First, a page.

The sinfulness of the Jews’ turning over of Jesus to the Romans, and the sinfulness of the Romans’ killing of Jesus, is not erased. Everyone who was involved in that whole thing, directly or indirectly, needed to repent, and to acknowledge how wrong it all was.

But God was aware of all of it, and he used all of it. What they did was evil, but God turned it to a good result, for our salvation - and for the salvation of any priest, Pharisee, or Roman who would later believe in Jesus, and receive his pardon and peace.

St. Paul, in his Epistle to the Romans, sets forth a general principle that we can always believe to be true, even when we cannot see empirical evidence that it is true. The apostle writes: “We know that for those who love God all things work together for good, for those who are called according to his purpose.”

God, who is much more clever than the devil, is able to make good come from evil. This does not mean that the evil ceases to be evil. But it does mean that good is stronger than evil, and will ultimately prevail over evil, because God is good, and because God is God.

Bathsheba was married to Uriah the Hittite, who was an honorable and brave man. But King David lured her into an adulterous liaison with him, on an occasion when Uriah was away from home. And David then arranged for Uriah to be killed, so that he could take Bathsheba to be his own wife.

This was so wicked, on so many levels. And the Lord demanded a deep and true repentance from David because of what he had done. But David’s marriage to Bathsheba, which had been entered into in such sinful circumstances, remained intact.

David’s relationship with Bathsheba was cleansed and redeemed, under the cleansing and redeeming power of God’s forgiveness of their sins. And God then blessed their marriage, and he blessed them within their marriage.

Solomon was born of that marriage. And Solomon’s existence was a good thing. Solomon, as king - especially in the earlier years of his reign - was the wisest man on the face of the earth.

And King Solomon was an ancestor of Jesus. Without Solomon, Jesus, according to the human side of his existence, would not have been.

God, in his unmeasurable grace, also applies the cleansing and redeeming power of his forgiveness to us, to our lives, and to our relationships. In so many ways, God brings good out of evil for his people.

Children who are conceived and born in sinful circumstances, are not themselves sinful and evil. Even if their parents need God’s forgiveness for the behavior that led to the existence of these children, the existence of these children, in itself, is a good thing. They are beloved creatures of God.

Some husbands and wives enter into marriage for the wrong reasons, or rashly, or whimsically - even though marriage as God ordained it is supposed to be something that people take seriously. A marriage that starts out with such weaknesses, has a bad start.

But God brings good out of evil. God, with his healing and life-giving grace, helps a married couple that lacks maturity to grow into their marital commitment, and into an ever deeper appreciation of the wedding vows that they spoke to each other in his presence.

Those words were true and important, even before they may have understood their full meaning. And God works in them the deep and genuine love for each other that they may have lacked at the beginning.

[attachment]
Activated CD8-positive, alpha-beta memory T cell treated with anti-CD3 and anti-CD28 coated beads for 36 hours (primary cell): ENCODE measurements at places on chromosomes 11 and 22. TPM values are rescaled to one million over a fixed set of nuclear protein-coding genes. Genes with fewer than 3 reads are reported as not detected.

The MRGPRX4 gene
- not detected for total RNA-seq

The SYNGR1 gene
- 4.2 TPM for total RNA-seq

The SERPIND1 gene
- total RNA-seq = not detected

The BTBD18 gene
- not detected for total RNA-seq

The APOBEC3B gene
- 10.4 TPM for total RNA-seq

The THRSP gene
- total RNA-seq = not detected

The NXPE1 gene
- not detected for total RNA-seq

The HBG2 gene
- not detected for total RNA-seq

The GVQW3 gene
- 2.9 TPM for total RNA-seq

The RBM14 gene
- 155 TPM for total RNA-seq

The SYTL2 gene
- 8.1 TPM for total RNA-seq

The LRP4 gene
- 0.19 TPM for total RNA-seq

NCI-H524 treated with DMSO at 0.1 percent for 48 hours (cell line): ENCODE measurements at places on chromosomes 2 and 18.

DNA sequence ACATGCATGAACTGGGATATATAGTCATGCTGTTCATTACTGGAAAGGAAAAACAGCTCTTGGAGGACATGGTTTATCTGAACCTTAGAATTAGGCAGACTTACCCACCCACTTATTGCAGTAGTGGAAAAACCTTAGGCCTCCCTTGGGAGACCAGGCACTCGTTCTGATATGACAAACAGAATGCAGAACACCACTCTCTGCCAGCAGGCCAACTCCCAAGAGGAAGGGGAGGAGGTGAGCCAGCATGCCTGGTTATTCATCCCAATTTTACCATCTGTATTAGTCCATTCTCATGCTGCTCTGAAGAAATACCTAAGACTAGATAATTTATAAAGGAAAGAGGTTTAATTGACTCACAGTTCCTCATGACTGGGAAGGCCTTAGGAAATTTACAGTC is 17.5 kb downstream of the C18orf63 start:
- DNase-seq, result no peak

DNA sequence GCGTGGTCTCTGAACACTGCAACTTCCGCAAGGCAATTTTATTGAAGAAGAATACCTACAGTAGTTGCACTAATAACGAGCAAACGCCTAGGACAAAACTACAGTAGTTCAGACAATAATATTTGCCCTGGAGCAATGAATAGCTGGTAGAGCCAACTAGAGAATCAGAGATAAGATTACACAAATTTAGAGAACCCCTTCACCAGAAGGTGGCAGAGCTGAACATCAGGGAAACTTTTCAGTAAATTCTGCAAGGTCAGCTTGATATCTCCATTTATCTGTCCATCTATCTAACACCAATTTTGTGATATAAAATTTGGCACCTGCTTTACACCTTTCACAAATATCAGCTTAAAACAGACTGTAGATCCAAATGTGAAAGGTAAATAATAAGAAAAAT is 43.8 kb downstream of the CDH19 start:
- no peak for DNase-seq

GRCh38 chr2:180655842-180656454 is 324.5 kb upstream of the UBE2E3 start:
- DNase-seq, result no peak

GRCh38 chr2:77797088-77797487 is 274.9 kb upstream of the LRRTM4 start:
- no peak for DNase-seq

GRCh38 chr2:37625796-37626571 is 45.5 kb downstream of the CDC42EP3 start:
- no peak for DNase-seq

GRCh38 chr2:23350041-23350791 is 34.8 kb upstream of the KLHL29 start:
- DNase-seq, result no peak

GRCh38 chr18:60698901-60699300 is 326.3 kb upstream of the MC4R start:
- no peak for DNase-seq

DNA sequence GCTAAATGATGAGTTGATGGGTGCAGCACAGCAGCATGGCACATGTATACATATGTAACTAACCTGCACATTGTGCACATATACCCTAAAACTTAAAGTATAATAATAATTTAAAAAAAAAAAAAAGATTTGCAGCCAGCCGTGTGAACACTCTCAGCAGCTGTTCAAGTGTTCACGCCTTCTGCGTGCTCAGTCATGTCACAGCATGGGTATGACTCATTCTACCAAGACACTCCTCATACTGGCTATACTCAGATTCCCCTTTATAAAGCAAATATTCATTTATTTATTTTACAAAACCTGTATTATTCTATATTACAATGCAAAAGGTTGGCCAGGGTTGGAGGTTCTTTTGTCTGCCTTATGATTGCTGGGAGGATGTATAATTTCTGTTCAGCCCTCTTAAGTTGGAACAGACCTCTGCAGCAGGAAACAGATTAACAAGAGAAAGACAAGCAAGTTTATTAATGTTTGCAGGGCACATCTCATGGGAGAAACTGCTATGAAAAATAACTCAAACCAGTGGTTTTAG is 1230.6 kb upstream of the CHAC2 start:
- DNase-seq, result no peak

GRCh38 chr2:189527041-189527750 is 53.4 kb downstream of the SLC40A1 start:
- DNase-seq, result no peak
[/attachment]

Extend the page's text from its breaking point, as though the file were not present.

The couple at Cana entered into their marriage without enough wine. But Jesus supplied what was missing. Couples today may enter into marriage without enough of what they should have - emotionally, spiritually, and mentally. But Jesus can and will supply what is missing, by his Word and Spirit.

The Christian church, throughout its 2,000-year-long existence in this world, has suffered much persecution. Through the centuries, many Christians have been put on public trial by totalitarian governments both ancient and modern, with demands that they renounce their faith or die.

When they continued to confess Christ, they did die. But before they died, their confession was heard. And the evidence of their love for Christ, which was stronger than their love of life, was seen.

Church history tells many tales of conversion on the part of those who witnessed the martyrdom of the saints; or who served as their jailers, their interrogators, or their executioners. The words of the third-century church Father Tertullian have been confirmed as true over and over again, up to and including our own time: “The blood of the martyrs is the seed of the Church.”

In the arena of our earthly life, where God provides our daily bread according to his wisdom and love, tragic losses and severe set-backs need not be sugar-coated by the Christian. Our faith does not require us to pretend that bad things are actually good.

But such losses and set-backs do sometimes position us for new opportunities that we never would have expected. As God takes care of our temporal needs, he does often bring good out of evil.

And so, when you are going through a time of trial, or when something genuinely bad is happening to you, do not lose your faith in God. Do not surrender your hope to the difficulties of today - because tomorrow, God will bring something good to you.

You don’t have to pretend that the crummy thing you are going through today are not really crummy. In this fallen world a lot of crummy things, and a lot of evil things, do happen. But God brings good out of evil.

Even if you lose your life because of some evil force that attacks you, the resurrection awaits. An eternal and joy-filled fellowship with Jesus awaits. And that is a very good thing!

In today’s Introit, we sang these words from Psalm 116: “Precious in the sight of the Lord is the death of his saints.” Jesus also once said: “Whoever loses his life for my sake and the gospel’s will save it.” And Jesus says in today’s Gospel:

“I am the resurrection and the life. Whoever believes in me, though he die, yet shall he live, and everyone who lives and believes in me shall never die.”